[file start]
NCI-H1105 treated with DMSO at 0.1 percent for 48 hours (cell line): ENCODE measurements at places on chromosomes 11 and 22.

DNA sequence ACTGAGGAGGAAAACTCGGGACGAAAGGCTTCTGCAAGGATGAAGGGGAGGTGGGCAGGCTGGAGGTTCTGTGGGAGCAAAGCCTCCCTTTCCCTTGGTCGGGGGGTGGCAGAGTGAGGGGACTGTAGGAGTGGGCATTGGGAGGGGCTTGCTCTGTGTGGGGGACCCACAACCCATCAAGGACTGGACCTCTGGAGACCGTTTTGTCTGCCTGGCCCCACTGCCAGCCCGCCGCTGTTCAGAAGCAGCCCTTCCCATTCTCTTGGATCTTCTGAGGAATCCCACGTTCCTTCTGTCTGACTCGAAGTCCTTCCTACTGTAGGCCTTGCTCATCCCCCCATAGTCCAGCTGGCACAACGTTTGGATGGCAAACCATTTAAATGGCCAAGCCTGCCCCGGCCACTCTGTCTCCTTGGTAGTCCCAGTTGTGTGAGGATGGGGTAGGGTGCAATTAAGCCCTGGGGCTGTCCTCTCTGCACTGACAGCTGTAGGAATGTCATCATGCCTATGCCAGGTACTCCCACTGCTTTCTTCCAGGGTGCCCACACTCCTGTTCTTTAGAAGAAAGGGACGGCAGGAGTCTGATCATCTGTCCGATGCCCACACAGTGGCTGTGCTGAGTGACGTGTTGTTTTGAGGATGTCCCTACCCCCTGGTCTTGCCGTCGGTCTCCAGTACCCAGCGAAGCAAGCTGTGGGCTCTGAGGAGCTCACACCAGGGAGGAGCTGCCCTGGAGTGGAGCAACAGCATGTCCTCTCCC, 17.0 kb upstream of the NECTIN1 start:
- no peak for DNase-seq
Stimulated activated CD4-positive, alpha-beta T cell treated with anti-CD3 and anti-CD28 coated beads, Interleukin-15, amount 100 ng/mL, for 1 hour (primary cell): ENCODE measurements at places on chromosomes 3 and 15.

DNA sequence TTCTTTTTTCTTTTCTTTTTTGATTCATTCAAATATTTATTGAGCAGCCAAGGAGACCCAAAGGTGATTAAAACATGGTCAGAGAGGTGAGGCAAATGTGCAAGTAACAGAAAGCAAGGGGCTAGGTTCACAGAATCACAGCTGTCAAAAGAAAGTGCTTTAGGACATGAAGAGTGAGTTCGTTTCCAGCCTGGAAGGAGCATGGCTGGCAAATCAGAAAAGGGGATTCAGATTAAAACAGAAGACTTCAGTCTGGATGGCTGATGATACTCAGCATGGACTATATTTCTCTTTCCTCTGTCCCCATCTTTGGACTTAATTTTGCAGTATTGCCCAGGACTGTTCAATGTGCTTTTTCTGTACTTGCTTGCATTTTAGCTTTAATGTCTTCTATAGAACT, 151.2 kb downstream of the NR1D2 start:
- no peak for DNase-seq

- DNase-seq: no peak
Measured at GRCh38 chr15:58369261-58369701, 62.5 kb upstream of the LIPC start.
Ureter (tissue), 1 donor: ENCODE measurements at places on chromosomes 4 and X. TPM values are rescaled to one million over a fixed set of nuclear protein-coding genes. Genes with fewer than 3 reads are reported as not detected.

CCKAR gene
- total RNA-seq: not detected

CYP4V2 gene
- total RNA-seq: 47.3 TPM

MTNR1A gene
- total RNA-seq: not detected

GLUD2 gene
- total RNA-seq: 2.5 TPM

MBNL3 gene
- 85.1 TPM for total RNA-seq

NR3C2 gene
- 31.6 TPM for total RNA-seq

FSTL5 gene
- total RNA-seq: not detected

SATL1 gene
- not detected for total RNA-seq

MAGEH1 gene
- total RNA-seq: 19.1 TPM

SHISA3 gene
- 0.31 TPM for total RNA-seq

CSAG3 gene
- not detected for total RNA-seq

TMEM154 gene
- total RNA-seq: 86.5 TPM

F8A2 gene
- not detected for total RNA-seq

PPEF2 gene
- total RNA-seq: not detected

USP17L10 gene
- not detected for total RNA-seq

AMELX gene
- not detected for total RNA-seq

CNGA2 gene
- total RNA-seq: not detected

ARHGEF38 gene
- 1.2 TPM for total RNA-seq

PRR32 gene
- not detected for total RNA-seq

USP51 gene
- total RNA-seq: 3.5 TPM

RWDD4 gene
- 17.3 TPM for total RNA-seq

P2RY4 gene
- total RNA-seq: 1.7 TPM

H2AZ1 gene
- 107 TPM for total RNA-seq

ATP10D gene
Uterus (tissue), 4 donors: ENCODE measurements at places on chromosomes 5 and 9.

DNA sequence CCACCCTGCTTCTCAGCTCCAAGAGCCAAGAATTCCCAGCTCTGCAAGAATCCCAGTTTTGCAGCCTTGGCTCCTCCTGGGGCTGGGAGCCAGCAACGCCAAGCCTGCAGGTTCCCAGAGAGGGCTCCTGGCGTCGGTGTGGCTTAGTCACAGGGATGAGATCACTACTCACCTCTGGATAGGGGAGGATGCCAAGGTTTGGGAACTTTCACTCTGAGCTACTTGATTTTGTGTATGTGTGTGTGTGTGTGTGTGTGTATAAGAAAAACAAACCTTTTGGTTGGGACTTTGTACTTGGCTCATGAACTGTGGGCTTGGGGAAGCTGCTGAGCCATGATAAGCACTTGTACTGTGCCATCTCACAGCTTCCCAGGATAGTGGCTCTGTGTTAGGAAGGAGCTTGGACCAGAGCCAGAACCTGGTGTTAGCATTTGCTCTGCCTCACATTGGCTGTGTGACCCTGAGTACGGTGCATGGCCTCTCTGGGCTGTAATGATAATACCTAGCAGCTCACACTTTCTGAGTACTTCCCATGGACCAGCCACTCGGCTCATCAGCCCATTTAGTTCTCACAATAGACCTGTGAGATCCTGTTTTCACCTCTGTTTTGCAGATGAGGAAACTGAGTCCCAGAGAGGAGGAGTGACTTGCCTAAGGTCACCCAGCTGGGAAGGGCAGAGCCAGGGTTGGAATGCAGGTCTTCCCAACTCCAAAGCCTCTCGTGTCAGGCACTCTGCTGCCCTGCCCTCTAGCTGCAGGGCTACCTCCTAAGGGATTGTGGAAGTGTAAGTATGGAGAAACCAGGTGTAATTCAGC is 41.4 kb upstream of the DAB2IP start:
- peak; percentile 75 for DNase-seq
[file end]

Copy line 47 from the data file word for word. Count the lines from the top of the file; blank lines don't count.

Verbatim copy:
- not detected for total RNA-seq